Spending is a necessary evil (more like pleasure for most of us…). But, smart spending isn’t innate. We must teach our children how to earn, save, and spend smart! The first thing to do is to talk about budgeting.
Budgeting is essential to keep track of your monthly expenses. Although budgeting does help you save money by not spending unconsciously here and there, it is largely a spending tool. Determine a monthly budget for yourself, and then go over it with your children regularly. I keep track of every penny I spend each month, and I use a simple spreadsheet to keep track. The categories in this budget sheet are just examples. Create your own categories to encompass every area you spend money on.
Budgeting does two things for your finances: (1) it helps you save money by not spending on items you don’t need, (2) it helps you stay out of debt by making you aware how much you have to spend each month.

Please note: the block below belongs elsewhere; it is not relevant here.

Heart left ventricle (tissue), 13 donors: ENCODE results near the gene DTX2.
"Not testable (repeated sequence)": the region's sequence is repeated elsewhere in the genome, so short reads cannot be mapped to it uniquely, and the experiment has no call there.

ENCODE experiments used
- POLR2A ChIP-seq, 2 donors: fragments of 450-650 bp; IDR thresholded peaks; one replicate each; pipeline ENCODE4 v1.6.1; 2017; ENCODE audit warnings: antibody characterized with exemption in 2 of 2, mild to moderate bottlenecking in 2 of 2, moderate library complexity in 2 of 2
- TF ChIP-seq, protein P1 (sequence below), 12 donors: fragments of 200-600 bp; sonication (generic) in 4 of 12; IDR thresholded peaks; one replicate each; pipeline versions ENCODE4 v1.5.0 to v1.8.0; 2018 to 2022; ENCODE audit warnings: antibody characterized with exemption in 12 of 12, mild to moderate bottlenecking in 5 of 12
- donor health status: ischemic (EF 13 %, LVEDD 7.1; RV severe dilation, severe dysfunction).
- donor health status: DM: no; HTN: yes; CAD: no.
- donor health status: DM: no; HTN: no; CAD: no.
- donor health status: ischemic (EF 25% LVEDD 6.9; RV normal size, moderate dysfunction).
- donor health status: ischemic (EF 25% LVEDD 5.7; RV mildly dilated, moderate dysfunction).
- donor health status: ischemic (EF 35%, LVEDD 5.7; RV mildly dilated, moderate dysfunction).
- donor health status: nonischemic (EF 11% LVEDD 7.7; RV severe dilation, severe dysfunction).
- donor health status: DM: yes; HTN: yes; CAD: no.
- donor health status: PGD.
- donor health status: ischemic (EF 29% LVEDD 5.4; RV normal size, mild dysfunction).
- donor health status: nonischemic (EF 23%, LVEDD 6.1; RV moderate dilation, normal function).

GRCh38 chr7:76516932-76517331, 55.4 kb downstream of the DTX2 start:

On my personal monthly budget sheet, I have things like mortgage, utilities, phone, food, clothing, household items, gas, car maintenance, health insurance, doctor bills, recreation, etc. Every Monday I make sure my check register is current and enter my expenditures into my budget sheet. After a few months, I can calculate averages to see how much I am actually spending on average in each category. Compare your average spending amounts to your average monthly income and make sure that you are spending less than you earn and saving the rest.
A second way to help children learn how to practice smart spending is to get them their own checking account. Encourage your child first to get a job so that they have their own money being deposited in the account. So many times teenage children bridge the gap to adulthood without ever learning how to budget and save. You will be giving your children a huge advantage by teaching them how to do both of these things.
[photo from www.ecu.edu]